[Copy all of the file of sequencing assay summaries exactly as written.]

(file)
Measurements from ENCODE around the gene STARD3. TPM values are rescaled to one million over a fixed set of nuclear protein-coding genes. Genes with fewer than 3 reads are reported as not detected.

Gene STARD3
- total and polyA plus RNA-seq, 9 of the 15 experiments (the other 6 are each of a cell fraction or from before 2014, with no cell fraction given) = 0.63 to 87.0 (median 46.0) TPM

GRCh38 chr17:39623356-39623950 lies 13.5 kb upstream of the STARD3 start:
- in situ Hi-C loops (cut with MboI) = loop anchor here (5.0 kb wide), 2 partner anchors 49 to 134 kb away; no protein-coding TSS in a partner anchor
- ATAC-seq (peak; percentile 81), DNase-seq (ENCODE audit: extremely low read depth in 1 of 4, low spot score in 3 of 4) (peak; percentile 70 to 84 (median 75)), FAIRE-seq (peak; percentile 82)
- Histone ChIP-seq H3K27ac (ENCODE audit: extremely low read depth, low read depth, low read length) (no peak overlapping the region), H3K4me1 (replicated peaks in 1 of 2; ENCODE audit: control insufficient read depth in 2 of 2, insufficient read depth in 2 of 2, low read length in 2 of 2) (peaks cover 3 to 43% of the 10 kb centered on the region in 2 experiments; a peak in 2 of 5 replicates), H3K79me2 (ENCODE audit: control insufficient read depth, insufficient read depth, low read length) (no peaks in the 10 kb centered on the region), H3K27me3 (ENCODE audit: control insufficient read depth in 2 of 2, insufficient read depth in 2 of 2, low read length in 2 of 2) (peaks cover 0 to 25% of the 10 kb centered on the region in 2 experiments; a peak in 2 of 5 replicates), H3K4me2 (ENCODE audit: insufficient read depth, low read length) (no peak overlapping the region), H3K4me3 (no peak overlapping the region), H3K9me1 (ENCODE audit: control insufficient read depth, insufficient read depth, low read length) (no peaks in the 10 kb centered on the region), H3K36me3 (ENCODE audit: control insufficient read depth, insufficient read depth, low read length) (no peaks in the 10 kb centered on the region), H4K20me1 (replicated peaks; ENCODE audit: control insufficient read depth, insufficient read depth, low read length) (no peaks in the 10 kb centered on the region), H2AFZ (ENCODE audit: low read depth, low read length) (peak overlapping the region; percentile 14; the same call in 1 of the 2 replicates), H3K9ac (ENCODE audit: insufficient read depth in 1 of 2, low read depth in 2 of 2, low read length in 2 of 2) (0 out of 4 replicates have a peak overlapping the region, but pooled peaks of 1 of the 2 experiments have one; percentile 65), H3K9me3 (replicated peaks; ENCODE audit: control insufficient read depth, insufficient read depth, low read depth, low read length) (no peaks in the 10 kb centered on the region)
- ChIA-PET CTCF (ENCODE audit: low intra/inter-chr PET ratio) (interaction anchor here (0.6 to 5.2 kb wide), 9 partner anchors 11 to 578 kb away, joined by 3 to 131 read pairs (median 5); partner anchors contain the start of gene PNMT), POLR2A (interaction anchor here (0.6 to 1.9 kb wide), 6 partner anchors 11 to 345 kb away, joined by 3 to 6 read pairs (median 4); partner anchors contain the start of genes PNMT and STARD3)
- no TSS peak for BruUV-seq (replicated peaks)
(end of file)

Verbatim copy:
Measurements from ENCODE around the gene STARD3. TPM values are rescaled to one million over a fixed set of nuclear protein-coding genes. Genes with fewer than 3 reads are reported as not detected.

Gene STARD3
- total and polyA plus RNA-seq, 9 of the 15 experiments (the other 6 are each of a cell fraction or from before 2014, with no cell fraction given) = 0.63 to 87.0 (median 46.0) TPM

GRCh38 chr17:39623356-39623950 lies 13.5 kb upstream of the STARD3 start:
- in situ Hi-C loops (cut with MboI) = loop anchor here (5.0 kb wide), 2 partner anchors 49 to 134 kb away; no protein-coding TSS in a partner anchor
- ATAC-seq (peak; percentile 81), DNase-seq (ENCODE audit: extremely low read depth in 1 of 4, low spot score in 3 of 4) (peak; percentile 70 to 84 (median 75)), FAIRE-seq (peak; percentile 82)
- Histone ChIP-seq H3K27ac (ENCODE audit: extremely low read depth, low read depth, low read length) (no peak overlapping the region), H3K4me1 (replicated peaks in 1 of 2; ENCODE audit: control insufficient read depth in 2 of 2, insufficient read depth in 2 of 2, low read length in 2 of 2) (peaks cover 3 to 43% of the 10 kb centered on the region in 2 experiments; a peak in 2 of 5 replicates), H3K79me2 (ENCODE audit: control insufficient read depth, insufficient read depth, low read length) (no peaks in the 10 kb centered on the region), H3K27me3 (ENCODE audit: control insufficient read depth in 2 of 2, insufficient read depth in 2 of 2, low read length in 2 of 2) (peaks cover 0 to 25% of the 10 kb centered on the region in 2 experiments; a peak in 2 of 5 replicates), H3K4me2 (ENCODE audit: insufficient read depth, low read length) (no peak overlapping the region), H3K4me3 (no peak overlapping the region), H3K9me1 (ENCODE audit: control insufficient read depth, insufficient read depth, low read length) (no peaks in the 10 kb centered on the region), H3K36me3 (ENCODE audit: control insufficient read depth, insufficient read depth, low read length) (no peaks in the 10 kb centered on the region), H4K20me1 (replicated peaks; ENCODE audit: control insufficient read depth, insufficient read depth, low read length) (no peaks in the 10 kb centered on the region), H2AFZ (ENCODE audit: low read depth, low read length) (peak overlapping the region; percentile 14; the same call in 1 of the 2 replicates), H3K9ac (ENCODE audit: insufficient read depth in 1 of 2, low read depth in 2 of 2, low read length in 2 of 2) (0 out of 4 replicates have a peak overlapping the region, but pooled peaks of 1 of the 2 experiments have one; percentile 65), H3K9me3 (replicated peaks; ENCODE audit: control insufficient read depth, insufficient read depth, low read depth, low read length) (no peaks in the 10 kb centered on the region)
- ChIA-PET CTCF (ENCODE audit: low intra/inter-chr PET ratio) (interaction anchor here (0.6 to 5.2 kb wide), 9 partner anchors 11 to 578 kb away, joined by 3 to 131 read pairs (median 5); partner anchors contain the start of gene PNMT), POLR2A (interaction anchor here (0.6 to 1.9 kb wide), 6 partner anchors 11 to 345 kb away, joined by 3 to 6 read pairs (median 4); partner anchors contain the start of genes PNMT and STARD3)
- no TSS peak for BruUV-seq (replicated peaks)